7. Dhyana

Meditation or contemplation, the seventh stage of ashtanga, is the uninterrupted flow of concentration. Dhyana is ultimately a state of being keenly aware without focus. At this stage, the mind has been quieted, and in the stillness it produces few or no thoughts at all.

8. Samadhi

This eighth and final stage, samadhi, is described as a state of ecstasy. At this stage, the meditator merges with his or her point of focus and transcends the Self altogether. The meditator comes to realize a profound connection to the Divine, an interconnectedness with all living things. With this realization comes the peace that passes all understanding.

Kriya yoga gets gutsy and offers the possibility for Samadhi “even within one lifetime”. This without the “austerities” practiced by some ambitious yogis and monks (look up “yogic austerities” if you want to make meditation look easy and painless). This fast-tracked Samadhi is achieved by emphasizing the relationship between breath and mind (that’s where the focus on pranayama comes in, for sure). The breath influences the mind and vice-versa. This reciprocal relationship reveals the secret of controlling the mind: “Breath control is self-control. Breath mastery is self-mastery. Breathlessness is deathlessness.”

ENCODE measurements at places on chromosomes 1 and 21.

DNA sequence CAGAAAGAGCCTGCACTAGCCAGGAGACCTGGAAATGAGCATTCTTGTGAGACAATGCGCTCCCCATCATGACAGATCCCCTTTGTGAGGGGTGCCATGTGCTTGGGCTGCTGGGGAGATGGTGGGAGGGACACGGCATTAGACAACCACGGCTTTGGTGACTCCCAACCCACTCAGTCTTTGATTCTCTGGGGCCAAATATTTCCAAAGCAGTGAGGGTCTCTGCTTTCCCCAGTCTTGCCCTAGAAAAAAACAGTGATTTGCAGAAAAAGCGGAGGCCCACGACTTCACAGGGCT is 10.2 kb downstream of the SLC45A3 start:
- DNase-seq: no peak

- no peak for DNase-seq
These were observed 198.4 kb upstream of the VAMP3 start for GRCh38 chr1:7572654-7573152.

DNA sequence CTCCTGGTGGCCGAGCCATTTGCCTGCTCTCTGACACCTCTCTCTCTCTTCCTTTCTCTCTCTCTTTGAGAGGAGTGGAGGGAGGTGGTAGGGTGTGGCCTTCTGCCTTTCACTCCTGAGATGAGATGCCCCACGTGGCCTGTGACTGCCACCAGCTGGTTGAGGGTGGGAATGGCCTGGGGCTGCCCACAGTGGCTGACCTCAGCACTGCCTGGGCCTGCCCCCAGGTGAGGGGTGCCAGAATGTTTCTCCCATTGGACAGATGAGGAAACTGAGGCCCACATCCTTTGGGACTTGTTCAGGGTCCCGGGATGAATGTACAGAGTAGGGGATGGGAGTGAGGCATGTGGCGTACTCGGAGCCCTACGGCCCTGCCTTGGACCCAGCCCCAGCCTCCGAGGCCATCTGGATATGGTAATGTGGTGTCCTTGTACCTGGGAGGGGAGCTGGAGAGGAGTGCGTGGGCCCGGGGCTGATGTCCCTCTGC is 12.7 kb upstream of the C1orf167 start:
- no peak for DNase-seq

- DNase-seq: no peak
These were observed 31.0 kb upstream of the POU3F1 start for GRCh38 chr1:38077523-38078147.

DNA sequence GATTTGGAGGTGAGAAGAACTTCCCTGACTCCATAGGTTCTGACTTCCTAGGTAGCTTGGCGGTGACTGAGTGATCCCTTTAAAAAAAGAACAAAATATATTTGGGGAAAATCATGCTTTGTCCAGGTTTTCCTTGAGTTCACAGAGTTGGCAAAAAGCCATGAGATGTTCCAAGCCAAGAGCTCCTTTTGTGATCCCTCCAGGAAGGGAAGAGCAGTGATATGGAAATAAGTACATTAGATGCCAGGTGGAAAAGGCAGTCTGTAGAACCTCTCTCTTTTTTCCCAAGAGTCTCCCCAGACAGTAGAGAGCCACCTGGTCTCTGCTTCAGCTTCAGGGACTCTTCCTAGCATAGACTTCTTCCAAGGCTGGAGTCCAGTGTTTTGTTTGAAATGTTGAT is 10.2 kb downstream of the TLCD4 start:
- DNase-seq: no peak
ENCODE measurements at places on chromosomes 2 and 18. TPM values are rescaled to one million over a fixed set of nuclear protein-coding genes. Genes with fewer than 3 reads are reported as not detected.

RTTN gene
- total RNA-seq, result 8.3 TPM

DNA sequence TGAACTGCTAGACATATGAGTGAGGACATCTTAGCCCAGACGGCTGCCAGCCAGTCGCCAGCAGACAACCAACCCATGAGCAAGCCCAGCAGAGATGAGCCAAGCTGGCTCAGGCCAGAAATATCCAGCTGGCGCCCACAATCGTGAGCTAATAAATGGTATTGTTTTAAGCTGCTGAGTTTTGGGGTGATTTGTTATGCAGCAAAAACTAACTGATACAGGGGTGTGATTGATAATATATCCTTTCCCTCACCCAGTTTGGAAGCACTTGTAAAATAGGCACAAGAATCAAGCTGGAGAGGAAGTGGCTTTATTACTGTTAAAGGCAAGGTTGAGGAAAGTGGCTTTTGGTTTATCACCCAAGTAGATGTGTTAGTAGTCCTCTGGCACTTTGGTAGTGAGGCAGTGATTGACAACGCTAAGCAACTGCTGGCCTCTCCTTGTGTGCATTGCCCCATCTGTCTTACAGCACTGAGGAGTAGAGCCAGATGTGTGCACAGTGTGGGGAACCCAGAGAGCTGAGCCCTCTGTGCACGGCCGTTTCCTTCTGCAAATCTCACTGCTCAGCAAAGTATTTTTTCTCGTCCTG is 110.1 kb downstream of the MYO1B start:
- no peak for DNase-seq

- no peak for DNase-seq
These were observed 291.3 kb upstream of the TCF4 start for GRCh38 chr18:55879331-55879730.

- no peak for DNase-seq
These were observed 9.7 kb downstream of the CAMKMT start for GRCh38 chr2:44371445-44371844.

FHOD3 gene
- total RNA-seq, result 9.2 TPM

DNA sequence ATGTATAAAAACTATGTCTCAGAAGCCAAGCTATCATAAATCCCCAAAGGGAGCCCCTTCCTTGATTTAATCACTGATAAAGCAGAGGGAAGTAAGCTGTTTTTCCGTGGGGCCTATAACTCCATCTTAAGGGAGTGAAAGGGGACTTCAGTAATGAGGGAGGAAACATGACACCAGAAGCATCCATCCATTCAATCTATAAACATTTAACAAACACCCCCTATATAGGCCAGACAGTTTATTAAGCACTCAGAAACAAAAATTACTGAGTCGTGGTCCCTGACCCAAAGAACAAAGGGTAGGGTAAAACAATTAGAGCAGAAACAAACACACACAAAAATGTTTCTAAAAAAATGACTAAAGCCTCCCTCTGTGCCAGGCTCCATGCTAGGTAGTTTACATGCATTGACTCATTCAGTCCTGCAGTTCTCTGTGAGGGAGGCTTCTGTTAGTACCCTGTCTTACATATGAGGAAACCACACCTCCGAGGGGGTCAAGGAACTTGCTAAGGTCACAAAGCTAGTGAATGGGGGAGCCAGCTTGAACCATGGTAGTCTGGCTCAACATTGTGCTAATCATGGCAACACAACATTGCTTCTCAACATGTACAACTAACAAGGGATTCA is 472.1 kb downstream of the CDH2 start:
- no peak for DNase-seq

Kriya Yoga also offers you a direct relationship with a teacher or guru, a tough find in our modern iterations of yoga! This is designed to speed the communication of the teachings.

There are specific Kriya Yoga centers and ashrams throughout the world, and they do offer classes or workshops to beginners or those curious on how to start their spiritual quest.

To explore meditation at your own pace, try A Beginner’s Guide To Mindful Meditation What Is Yoga For Meditation, or even How To Meditate Deeply and Create A Solid Daily Practice.